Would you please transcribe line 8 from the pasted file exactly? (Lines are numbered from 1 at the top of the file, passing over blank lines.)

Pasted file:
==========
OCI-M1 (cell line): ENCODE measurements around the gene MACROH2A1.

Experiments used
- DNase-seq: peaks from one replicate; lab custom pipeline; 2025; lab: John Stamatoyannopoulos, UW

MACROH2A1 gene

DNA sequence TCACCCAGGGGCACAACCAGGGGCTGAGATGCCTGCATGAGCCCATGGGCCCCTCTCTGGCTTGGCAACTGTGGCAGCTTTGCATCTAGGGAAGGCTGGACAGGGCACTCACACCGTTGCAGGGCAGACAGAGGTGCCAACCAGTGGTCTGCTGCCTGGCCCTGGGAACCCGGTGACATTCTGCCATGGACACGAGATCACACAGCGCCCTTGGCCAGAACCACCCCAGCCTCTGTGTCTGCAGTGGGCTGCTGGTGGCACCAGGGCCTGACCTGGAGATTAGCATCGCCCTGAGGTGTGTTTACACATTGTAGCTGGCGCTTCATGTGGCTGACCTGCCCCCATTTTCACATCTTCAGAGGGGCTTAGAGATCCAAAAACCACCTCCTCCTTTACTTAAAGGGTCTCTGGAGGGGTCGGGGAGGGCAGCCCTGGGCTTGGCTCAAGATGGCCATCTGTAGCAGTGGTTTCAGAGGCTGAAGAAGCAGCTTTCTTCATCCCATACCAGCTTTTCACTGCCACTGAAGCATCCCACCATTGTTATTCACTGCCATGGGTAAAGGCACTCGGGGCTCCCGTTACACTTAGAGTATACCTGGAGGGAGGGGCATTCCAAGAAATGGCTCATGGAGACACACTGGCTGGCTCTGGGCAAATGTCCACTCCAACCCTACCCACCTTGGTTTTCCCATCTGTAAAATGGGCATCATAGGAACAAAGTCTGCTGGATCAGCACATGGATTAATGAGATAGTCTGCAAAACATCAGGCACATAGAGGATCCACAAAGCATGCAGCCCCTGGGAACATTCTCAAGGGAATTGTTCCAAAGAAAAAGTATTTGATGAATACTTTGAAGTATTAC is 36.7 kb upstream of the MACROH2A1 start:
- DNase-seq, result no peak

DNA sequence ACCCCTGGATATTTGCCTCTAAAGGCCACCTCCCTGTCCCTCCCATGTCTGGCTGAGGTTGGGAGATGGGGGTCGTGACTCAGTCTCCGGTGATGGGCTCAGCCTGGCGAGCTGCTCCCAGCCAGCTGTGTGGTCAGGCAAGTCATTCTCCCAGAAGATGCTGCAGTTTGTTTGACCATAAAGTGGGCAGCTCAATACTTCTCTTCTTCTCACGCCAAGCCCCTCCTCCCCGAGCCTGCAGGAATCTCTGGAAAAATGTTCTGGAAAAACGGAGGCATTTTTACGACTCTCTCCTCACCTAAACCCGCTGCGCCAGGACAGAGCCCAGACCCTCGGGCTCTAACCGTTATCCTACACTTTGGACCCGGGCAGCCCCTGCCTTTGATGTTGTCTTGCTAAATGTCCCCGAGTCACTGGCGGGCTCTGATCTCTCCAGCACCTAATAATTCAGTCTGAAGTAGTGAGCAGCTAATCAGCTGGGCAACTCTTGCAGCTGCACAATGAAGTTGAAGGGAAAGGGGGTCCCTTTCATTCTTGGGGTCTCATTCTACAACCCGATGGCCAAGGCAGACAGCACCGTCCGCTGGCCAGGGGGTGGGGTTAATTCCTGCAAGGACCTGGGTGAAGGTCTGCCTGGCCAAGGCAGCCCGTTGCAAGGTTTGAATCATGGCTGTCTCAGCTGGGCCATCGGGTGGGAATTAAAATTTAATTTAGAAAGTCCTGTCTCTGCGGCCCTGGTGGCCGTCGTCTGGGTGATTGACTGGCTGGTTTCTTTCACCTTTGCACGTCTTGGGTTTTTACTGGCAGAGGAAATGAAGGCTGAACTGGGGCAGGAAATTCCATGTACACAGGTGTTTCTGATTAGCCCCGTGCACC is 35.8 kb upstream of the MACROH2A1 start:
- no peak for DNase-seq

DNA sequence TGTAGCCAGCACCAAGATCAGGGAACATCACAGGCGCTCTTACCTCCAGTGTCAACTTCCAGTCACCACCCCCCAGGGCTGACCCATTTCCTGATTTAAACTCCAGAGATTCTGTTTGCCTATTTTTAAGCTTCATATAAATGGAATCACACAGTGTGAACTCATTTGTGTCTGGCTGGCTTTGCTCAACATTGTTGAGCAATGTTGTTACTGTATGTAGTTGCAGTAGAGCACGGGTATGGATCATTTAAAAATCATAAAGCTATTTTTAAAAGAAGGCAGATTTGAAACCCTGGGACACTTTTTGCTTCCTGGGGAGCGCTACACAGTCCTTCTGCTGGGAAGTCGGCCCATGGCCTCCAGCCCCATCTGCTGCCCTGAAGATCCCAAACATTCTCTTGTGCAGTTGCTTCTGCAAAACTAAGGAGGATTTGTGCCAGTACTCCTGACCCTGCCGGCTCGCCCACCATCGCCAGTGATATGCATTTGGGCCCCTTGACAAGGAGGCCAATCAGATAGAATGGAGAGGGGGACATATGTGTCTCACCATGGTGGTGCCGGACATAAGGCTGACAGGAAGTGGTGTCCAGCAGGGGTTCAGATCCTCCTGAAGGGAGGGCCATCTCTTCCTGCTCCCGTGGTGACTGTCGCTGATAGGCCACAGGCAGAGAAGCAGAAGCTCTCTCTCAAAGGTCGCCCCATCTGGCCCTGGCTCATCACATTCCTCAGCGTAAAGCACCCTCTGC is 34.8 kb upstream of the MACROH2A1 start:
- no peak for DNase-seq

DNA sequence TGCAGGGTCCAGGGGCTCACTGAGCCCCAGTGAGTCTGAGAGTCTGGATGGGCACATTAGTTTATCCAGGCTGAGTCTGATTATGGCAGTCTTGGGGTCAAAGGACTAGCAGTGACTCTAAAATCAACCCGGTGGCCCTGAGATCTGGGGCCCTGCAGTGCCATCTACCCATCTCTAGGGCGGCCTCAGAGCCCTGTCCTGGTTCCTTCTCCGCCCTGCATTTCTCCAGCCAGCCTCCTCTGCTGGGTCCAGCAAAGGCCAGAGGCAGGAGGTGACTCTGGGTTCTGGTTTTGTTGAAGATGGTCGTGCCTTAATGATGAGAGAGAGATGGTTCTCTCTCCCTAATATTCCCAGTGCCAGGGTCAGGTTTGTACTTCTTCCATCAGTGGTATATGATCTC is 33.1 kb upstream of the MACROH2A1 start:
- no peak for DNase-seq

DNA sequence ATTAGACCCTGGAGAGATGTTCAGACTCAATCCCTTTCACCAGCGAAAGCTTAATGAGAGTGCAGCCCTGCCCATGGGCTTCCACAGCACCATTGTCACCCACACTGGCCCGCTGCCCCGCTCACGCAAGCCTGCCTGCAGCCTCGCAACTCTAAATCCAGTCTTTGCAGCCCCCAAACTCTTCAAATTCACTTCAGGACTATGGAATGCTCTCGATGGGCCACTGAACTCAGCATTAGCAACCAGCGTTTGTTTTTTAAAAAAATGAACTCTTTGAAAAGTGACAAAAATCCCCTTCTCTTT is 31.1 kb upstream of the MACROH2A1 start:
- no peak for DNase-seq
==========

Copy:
- no peak for DNase-seq